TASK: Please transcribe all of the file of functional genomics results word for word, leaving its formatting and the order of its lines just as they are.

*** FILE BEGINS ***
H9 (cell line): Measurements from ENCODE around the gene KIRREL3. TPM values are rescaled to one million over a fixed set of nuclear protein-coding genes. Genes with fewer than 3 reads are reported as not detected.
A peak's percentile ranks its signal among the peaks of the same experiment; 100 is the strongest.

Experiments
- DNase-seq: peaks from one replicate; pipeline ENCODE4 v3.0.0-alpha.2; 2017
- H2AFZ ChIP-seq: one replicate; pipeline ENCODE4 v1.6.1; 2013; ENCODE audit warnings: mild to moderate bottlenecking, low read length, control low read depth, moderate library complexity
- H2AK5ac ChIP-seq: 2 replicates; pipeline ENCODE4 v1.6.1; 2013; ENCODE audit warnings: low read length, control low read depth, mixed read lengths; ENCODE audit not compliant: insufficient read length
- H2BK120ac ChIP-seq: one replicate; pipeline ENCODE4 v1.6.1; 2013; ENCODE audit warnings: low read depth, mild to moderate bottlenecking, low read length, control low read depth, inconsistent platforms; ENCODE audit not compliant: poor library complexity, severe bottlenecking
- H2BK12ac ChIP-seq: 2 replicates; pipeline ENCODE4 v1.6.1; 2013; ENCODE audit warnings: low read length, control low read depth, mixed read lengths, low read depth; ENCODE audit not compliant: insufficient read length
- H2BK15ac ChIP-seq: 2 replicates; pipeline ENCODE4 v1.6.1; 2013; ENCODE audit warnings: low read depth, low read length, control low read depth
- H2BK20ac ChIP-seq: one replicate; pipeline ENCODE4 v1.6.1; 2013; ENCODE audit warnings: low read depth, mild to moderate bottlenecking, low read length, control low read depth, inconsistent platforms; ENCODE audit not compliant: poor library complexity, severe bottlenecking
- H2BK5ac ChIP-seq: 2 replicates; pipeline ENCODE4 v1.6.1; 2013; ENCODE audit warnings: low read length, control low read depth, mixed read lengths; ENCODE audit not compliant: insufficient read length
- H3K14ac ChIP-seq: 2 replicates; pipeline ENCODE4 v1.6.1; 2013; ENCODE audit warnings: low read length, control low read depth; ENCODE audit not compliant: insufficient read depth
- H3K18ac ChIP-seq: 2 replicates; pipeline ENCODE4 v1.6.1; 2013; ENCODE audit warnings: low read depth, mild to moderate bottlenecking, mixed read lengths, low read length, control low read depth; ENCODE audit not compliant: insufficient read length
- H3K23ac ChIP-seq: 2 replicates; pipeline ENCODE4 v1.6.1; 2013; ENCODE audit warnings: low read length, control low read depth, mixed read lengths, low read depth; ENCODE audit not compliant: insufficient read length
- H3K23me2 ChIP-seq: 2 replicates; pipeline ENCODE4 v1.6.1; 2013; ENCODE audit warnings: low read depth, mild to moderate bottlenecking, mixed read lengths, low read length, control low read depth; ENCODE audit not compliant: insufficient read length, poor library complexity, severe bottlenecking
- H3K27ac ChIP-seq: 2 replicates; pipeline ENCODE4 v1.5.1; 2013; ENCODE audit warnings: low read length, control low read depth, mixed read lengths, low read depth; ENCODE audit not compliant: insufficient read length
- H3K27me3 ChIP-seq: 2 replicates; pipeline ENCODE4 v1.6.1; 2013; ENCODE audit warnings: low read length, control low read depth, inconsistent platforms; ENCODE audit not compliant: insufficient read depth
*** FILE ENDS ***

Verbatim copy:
H9 (cell line): Measurements from ENCODE around the gene KIRREL3. TPM values are rescaled to one million over a fixed set of nuclear protein-coding genes. Genes with fewer than 3 reads are reported as not detected.
A peak's percentile ranks its signal among the peaks of the same experiment; 100 is the strongest.

Experiments
- DNase-seq: peaks from one replicate; pipeline ENCODE4 v3.0.0-alpha.2; 2017
- H2AFZ ChIP-seq: one replicate; pipeline ENCODE4 v1.6.1; 2013; ENCODE audit warnings: mild to moderate bottlenecking, low read length, control low read depth, moderate library complexity
- H2AK5ac ChIP-seq: 2 replicates; pipeline ENCODE4 v1.6.1; 2013; ENCODE audit warnings: low read length, control low read depth, mixed read lengths; ENCODE audit not compliant: insufficient read length
- H2BK120ac ChIP-seq: one replicate; pipeline ENCODE4 v1.6.1; 2013; ENCODE audit warnings: low read depth, mild to moderate bottlenecking, low read length, control low read depth, inconsistent platforms; ENCODE audit not compliant: poor library complexity, severe bottlenecking
- H2BK12ac ChIP-seq: 2 replicates; pipeline ENCODE4 v1.6.1; 2013; ENCODE audit warnings: low read length, control low read depth, mixed read lengths, low read depth; ENCODE audit not compliant: insufficient read length
- H2BK15ac ChIP-seq: 2 replicates; pipeline ENCODE4 v1.6.1; 2013; ENCODE audit warnings: low read depth, low read length, control low read depth
- H2BK20ac ChIP-seq: one replicate; pipeline ENCODE4 v1.6.1; 2013; ENCODE audit warnings: low read depth, mild to moderate bottlenecking, low read length, control low read depth, inconsistent platforms; ENCODE audit not compliant: poor library complexity, severe bottlenecking
- H2BK5ac ChIP-seq: 2 replicates; pipeline ENCODE4 v1.6.1; 2013; ENCODE audit warnings: low read length, control low read depth, mixed read lengths; ENCODE audit not compliant: insufficient read length
- H3K14ac ChIP-seq: 2 replicates; pipeline ENCODE4 v1.6.1; 2013; ENCODE audit warnings: low read length, control low read depth; ENCODE audit not compliant: insufficient read depth
- H3K18ac ChIP-seq: 2 replicates; pipeline ENCODE4 v1.6.1; 2013; ENCODE audit warnings: low read depth, mild to moderate bottlenecking, mixed read lengths, low read length, control low read depth; ENCODE audit not compliant: insufficient read length
- H3K23ac ChIP-seq: 2 replicates; pipeline ENCODE4 v1.6.1; 2013; ENCODE audit warnings: low read length, control low read depth, mixed read lengths, low read depth; ENCODE audit not compliant: insufficient read length
- H3K23me2 ChIP-seq: 2 replicates; pipeline ENCODE4 v1.6.1; 2013; ENCODE audit warnings: low read depth, mild to moderate bottlenecking, mixed read lengths, low read length, control low read depth; ENCODE audit not compliant: insufficient read length, poor library complexity, severe bottlenecking
- H3K27ac ChIP-seq: 2 replicates; pipeline ENCODE4 v1.5.1; 2013; ENCODE audit warnings: low read length, control low read depth, mixed read lengths, low read depth; ENCODE audit not compliant: insufficient read length
- H3K27me3 ChIP-seq: 2 replicates; pipeline ENCODE4 v1.6.1; 2013; ENCODE audit warnings: low read length, control low read depth, inconsistent platforms; ENCODE audit not compliant: insufficient read depth